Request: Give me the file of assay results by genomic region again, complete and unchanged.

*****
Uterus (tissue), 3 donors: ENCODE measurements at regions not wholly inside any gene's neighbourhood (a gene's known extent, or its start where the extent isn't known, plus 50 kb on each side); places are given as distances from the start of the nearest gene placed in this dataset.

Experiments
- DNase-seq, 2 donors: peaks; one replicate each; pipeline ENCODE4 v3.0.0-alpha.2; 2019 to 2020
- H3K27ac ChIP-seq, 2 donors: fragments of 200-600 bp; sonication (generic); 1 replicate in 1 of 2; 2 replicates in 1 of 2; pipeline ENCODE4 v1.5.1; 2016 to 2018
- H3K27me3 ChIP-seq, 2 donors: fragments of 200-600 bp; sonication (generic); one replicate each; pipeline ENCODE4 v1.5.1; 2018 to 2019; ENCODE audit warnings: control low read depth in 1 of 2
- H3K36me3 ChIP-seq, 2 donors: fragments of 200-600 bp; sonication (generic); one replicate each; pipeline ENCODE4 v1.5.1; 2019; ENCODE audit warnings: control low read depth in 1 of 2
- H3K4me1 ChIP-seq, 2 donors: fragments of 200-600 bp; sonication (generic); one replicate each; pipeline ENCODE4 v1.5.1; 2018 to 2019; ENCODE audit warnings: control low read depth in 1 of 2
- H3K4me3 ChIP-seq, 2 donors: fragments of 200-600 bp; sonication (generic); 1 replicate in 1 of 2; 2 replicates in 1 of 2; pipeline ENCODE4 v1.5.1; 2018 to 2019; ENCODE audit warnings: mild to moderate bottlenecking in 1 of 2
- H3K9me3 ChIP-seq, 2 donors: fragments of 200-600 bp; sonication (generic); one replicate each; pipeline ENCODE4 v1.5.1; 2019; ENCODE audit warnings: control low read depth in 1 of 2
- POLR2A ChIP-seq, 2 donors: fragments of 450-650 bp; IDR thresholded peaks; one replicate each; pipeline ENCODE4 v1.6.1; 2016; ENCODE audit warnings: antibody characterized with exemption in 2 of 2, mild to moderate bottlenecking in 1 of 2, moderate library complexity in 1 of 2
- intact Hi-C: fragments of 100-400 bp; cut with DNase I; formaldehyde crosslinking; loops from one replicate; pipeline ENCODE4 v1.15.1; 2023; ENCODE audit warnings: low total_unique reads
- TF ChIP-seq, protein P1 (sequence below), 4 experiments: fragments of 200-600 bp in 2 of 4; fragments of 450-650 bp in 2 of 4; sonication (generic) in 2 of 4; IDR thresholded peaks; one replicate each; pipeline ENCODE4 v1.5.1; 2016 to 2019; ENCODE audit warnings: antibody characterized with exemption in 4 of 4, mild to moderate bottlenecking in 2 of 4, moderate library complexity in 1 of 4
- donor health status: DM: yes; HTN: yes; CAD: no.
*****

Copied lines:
Uterus (tissue), 3 donors: ENCODE measurements at regions not wholly inside any gene's neighbourhood (a gene's known extent, or its start where the extent isn't known, plus 50 kb on each side); places are given as distances from the start of the nearest gene placed in this dataset.

Experiments
- DNase-seq, 2 donors: peaks; one replicate each; pipeline ENCODE4 v3.0.0-alpha.2; 2019 to 2020
- H3K27ac ChIP-seq, 2 donors: fragments of 200-600 bp; sonication (generic); 1 replicate in 1 of 2; 2 replicates in 1 of 2; pipeline ENCODE4 v1.5.1; 2016 to 2018
- H3K27me3 ChIP-seq, 2 donors: fragments of 200-600 bp; sonication (generic); one replicate each; pipeline ENCODE4 v1.5.1; 2018 to 2019; ENCODE audit warnings: control low read depth in 1 of 2
- H3K36me3 ChIP-seq, 2 donors: fragments of 200-600 bp; sonication (generic); one replicate each; pipeline ENCODE4 v1.5.1; 2019; ENCODE audit warnings: control low read depth in 1 of 2
- H3K4me1 ChIP-seq, 2 donors: fragments of 200-600 bp; sonication (generic); one replicate each; pipeline ENCODE4 v1.5.1; 2018 to 2019; ENCODE audit warnings: control low read depth in 1 of 2
- H3K4me3 ChIP-seq, 2 donors: fragments of 200-600 bp; sonication (generic); 1 replicate in 1 of 2; 2 replicates in 1 of 2; pipeline ENCODE4 v1.5.1; 2018 to 2019; ENCODE audit warnings: mild to moderate bottlenecking in 1 of 2
- H3K9me3 ChIP-seq, 2 donors: fragments of 200-600 bp; sonication (generic); one replicate each; pipeline ENCODE4 v1.5.1; 2019; ENCODE audit warnings: control low read depth in 1 of 2
- POLR2A ChIP-seq, 2 donors: fragments of 450-650 bp; IDR thresholded peaks; one replicate each; pipeline ENCODE4 v1.6.1; 2016; ENCODE audit warnings: antibody characterized with exemption in 2 of 2, mild to moderate bottlenecking in 1 of 2, moderate library complexity in 1 of 2
- intact Hi-C: fragments of 100-400 bp; cut with DNase I; formaldehyde crosslinking; loops from one replicate; pipeline ENCODE4 v1.15.1; 2023; ENCODE audit warnings: low total_unique reads
- TF ChIP-seq, protein P1 (sequence below), 4 experiments: fragments of 200-600 bp in 2 of 4; fragments of 450-650 bp in 2 of 4; sonication (generic) in 2 of 4; IDR thresholded peaks; one replicate each; pipeline ENCODE4 v1.5.1; 2016 to 2019; ENCODE audit warnings: antibody characterized with exemption in 4 of 4, mild to moderate bottlenecking in 2 of 4, moderate library complexity in 1 of 4
- donor health status: DM: yes; HTN: yes; CAD: no.